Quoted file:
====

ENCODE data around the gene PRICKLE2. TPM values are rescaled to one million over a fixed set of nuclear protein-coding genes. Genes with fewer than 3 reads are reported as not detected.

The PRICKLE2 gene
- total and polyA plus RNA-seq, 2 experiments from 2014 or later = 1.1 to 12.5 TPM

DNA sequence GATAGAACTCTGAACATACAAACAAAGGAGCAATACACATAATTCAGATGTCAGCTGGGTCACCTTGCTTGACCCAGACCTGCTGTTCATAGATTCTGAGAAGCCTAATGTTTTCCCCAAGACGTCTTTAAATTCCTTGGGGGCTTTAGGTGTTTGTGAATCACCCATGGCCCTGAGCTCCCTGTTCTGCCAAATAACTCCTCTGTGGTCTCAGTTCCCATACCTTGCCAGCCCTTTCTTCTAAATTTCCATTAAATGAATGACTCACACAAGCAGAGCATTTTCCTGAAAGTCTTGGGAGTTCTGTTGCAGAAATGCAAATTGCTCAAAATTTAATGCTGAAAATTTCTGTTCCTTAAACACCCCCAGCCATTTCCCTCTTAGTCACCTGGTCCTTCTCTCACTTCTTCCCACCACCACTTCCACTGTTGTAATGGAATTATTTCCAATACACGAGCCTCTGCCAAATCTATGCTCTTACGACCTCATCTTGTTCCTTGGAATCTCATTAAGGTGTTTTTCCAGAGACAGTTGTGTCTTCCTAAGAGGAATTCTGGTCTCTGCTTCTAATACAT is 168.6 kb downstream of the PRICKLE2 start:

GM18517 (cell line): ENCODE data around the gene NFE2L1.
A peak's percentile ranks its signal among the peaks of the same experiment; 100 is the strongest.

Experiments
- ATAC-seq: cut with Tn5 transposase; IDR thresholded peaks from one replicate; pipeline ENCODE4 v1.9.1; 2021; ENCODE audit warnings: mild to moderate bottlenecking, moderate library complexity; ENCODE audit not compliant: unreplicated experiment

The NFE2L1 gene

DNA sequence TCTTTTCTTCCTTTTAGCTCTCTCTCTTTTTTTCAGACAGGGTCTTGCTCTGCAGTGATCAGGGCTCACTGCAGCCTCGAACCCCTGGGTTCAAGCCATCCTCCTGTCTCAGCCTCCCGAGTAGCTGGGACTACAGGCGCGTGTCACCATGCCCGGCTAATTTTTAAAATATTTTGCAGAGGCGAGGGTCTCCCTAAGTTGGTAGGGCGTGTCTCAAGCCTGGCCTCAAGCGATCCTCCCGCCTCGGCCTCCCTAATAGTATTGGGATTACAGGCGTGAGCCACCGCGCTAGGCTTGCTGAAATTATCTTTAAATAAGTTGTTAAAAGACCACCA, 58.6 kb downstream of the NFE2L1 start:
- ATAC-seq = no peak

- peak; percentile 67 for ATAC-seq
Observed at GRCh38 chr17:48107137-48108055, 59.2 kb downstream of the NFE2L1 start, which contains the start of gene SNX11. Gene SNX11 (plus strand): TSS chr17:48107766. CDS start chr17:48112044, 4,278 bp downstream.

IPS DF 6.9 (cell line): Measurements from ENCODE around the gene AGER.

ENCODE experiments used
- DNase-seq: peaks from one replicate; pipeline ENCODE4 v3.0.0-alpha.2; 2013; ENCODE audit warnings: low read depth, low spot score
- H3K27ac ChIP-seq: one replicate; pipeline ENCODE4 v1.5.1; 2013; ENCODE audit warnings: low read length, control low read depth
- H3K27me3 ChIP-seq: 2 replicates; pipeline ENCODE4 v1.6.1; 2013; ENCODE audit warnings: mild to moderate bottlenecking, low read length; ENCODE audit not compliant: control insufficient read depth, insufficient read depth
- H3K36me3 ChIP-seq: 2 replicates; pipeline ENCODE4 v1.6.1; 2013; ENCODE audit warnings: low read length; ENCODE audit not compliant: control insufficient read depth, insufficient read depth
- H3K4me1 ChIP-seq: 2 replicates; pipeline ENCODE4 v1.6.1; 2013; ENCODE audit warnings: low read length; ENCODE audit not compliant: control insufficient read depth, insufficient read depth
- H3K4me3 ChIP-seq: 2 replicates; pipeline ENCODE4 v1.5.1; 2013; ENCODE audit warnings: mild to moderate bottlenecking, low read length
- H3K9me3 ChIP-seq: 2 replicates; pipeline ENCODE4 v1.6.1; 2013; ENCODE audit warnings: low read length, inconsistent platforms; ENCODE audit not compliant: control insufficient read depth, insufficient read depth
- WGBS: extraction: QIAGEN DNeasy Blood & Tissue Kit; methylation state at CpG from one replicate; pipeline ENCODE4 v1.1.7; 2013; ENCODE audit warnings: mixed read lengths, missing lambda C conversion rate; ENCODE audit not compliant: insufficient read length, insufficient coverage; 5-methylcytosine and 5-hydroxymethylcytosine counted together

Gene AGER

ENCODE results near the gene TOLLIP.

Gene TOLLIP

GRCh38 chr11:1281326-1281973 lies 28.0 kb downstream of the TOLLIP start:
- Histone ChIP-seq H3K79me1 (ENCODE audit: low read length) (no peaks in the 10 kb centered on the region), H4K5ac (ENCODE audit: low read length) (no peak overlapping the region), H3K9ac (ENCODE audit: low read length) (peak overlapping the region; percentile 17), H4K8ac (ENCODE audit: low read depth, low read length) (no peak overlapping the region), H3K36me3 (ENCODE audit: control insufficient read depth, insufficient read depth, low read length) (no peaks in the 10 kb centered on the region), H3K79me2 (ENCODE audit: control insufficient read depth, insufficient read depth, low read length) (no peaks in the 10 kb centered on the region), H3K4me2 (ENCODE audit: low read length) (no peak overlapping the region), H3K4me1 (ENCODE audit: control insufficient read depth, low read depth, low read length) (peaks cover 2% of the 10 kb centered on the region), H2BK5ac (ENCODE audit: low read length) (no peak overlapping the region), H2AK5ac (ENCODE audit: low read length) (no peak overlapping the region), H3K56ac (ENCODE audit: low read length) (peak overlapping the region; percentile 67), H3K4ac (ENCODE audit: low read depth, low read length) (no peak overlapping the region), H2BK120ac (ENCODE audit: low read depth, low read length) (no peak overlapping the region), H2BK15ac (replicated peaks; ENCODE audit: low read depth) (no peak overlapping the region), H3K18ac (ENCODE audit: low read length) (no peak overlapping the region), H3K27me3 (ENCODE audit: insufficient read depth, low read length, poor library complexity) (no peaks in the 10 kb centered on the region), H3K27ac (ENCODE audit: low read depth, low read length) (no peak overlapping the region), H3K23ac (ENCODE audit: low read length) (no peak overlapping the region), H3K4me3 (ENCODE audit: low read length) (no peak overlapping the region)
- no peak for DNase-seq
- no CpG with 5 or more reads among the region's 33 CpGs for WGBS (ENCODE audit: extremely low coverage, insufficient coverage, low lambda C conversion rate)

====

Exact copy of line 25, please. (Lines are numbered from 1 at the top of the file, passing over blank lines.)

ENCODE results near the gene TOLLIP.